On the surface, Dr. Josephine Kulea is like many moms: she has two children, ages 12 and 17. She gets up in the morning, makes them breakfast, then she goes to work. She grew up with an education and graduated from nursing school. Outside of work, she spends time with her children, family, and friends. But these things many women in the U.S. take for granted, are not standard for many girls around the world, particularly in rural Kenya.
Dr. Kulea comes from a pastoral community called The Samburu, located in the north of Kenya. As part of their culture, girls as young as age 6 are “beaded”— given beaded necklaces that label them as sexual partners for their male relatives. Many members of the community believe beading prepares girls for marriage and prevents promiscuity. Because pregnancy with relatives is forbidden, these young girls often undergo crude abortions, resulting in physical and mental trauma. Some girls are no longer able to have children because of damage to their bodies from multiple abortions. Girls are later forced to marry at a young age and abandon their education. And when they are married, they are expected to undergo female circumcision as a rite of passage. Although these practices are now illegal in Kenya, they are still widespread, estimated at nearly 90% of the Samburu and surrounding communities.
Dr. Kulea is working tirelessly to change this.
Her mother, who was taken out of high school to become a third wife, fought for Josephine to stay in school and finish her education. After receiving her nursing degree, Dr. Kulea learned that FGM was not a common practice among the other communities, and she felt compelled to make a difference.
When she returned home, she began by rescuing two of her younger cousins, ages 10 and 7, who were to be married to a man many years their senior. What started as protecting one girl, quickly grew to having more than twenty girls from her village in her care. After realizing she could not support these girls alone on her nursing salary, Dr. Kulea started Samburu Girls Foundation (SGF) in 2011 to provide a safe space, psychological support, and education for girls across four counties in Kenya. She and her team also work to reconcile with the families of the girls to allow them to return to their communities.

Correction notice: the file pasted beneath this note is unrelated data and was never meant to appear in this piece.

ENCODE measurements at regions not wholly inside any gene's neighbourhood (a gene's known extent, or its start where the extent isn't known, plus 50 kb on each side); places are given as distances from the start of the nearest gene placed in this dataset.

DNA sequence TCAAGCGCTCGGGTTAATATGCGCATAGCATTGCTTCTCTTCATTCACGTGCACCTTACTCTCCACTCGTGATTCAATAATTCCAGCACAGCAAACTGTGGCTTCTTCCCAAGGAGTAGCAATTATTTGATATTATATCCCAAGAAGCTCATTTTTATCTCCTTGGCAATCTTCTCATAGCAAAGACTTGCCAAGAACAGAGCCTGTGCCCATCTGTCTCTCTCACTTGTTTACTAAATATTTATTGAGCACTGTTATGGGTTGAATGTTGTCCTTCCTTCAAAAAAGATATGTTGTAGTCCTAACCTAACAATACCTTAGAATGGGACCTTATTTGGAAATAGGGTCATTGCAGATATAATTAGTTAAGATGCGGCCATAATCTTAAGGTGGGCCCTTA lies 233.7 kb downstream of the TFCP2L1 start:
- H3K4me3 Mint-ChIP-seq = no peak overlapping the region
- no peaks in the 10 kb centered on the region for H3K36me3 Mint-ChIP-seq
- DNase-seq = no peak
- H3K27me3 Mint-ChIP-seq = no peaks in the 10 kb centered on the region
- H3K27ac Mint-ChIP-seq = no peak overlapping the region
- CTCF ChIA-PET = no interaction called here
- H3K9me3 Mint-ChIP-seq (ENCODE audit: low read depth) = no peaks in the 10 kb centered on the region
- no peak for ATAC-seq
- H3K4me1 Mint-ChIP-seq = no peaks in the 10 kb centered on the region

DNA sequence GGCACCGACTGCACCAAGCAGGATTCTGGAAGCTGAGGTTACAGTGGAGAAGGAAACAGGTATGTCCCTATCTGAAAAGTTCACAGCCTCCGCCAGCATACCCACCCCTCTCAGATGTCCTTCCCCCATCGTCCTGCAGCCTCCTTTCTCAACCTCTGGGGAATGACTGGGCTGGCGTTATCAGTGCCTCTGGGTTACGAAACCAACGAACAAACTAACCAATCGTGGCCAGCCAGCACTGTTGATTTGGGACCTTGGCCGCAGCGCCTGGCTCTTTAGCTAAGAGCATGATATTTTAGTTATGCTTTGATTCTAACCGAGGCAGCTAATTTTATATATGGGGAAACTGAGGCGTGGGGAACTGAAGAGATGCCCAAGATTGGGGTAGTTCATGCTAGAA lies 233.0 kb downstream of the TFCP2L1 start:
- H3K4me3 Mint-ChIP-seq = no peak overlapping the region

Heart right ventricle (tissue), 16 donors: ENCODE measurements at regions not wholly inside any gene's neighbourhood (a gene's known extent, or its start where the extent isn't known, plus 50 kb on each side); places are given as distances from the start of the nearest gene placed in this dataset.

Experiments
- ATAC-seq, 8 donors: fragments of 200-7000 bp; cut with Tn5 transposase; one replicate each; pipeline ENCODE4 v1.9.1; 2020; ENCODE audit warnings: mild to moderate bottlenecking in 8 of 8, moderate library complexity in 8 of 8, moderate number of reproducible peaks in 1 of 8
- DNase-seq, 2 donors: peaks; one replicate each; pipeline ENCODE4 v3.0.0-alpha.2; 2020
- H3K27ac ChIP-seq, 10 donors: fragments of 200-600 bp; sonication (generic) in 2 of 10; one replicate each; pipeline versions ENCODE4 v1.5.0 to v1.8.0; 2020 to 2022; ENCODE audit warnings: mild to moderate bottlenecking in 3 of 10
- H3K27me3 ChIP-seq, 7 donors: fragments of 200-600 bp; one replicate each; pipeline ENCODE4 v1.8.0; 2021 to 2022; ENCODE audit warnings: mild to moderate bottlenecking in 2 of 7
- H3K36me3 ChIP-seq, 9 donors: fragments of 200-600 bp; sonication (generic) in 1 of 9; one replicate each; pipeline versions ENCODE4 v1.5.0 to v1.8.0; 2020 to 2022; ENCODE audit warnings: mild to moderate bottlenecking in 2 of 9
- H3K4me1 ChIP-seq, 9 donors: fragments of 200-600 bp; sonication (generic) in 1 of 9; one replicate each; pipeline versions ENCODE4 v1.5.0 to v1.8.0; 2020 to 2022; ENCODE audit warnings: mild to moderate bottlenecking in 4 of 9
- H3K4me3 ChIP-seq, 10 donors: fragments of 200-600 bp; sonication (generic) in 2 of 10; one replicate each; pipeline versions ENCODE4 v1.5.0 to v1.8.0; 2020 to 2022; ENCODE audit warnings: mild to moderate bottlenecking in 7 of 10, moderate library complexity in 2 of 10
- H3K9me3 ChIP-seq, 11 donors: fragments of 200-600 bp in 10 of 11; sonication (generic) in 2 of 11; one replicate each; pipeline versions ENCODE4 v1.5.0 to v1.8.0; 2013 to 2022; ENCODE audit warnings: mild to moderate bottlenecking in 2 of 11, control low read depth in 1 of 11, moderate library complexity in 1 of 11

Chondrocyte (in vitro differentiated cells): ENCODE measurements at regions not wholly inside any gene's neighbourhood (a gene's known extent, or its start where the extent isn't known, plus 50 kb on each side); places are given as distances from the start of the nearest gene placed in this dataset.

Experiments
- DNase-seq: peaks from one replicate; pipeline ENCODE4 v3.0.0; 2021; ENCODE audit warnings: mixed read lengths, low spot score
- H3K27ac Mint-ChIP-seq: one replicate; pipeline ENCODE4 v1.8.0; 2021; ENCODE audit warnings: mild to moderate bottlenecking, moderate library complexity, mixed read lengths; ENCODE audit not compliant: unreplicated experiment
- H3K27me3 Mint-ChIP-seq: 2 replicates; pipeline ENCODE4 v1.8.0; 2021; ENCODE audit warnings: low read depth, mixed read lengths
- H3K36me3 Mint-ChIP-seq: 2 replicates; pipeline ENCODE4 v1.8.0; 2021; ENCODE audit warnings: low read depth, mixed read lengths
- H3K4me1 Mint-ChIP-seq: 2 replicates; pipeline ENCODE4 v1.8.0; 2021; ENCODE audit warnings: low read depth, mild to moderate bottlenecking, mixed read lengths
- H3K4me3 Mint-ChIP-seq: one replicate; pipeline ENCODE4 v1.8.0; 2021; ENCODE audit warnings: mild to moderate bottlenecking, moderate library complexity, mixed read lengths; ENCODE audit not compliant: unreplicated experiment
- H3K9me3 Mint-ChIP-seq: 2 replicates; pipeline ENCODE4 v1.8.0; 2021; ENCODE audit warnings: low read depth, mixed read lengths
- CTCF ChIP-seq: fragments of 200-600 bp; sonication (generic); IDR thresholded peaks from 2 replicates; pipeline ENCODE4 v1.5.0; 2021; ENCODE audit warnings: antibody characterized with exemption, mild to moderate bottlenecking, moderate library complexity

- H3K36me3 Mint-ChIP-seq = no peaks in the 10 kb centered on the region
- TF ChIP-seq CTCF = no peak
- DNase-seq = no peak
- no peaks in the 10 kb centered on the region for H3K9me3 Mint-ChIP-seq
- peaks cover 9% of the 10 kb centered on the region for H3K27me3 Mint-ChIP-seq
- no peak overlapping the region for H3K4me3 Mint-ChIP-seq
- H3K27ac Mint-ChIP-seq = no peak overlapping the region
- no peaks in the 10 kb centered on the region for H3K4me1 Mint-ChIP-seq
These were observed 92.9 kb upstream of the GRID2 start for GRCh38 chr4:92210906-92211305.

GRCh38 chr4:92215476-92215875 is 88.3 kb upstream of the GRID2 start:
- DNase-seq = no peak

While Dr. Kulea is changing lives, she still faces challenges from people in the community who feel that these practices are important traditions, as well as some politicians who may not speak out for fear of not receiving votes. Kulea believes that it is the job of these leaders to show the community the way, and if they did so, that they could pave the way for progress. Her movement is gaining support, especially from the local youth. Dr. Kulea has received numerous accolades, including the Voice for Girls Award in 2018 and UN Kenya Person of the Year in 2013. She was even recognized by President Barack Obama; he stated her work is the kind of young leadership that the world needs and that “she gives [him] hope.”
Today, Dr. Kulea and her team partner with the police, community chiefs, and the local Children’s Office to rescue girls when they are in trouble. They are raising awareness in public forums in the villages, schools, and local radio. Dr. Kulea and SGF have rescued 1,200 girls and directly support 406 girls receiving education, healthcare, and counseling.
More and more girls keep coming every day.
“It’s been a long walk and yet a longer one to go, but the impact has been felt because there is more awareness now than before about child rights. More girls are going to school than ever before,” states Kulea.
As a leader in her community, we asked Dr. Kulea what advice she would give someone who sees a problem in her community but doesn’t know where to start:
“I would tell them: always stand for what you believe is right and always tell people the truth. When you say and do the right thing, you will be resisted at first, but with time, they will embrace your class of thought and reason with you. Do not let fear hold you back. So, go for it and change your communities – it is possible!”
Somebody’s Mama is currently partnering with Worldreader to sponsor a BLUE Box for Samburu Girls Foundation. Consisting of 50 e-reading devices loaded with 100 e-books each, including training and support, this would provide the Samburu Girls Foundation with their first library - a digital library on the go - including all of their books for school. This will cost $15,000 and we now have just under $4,000 to go.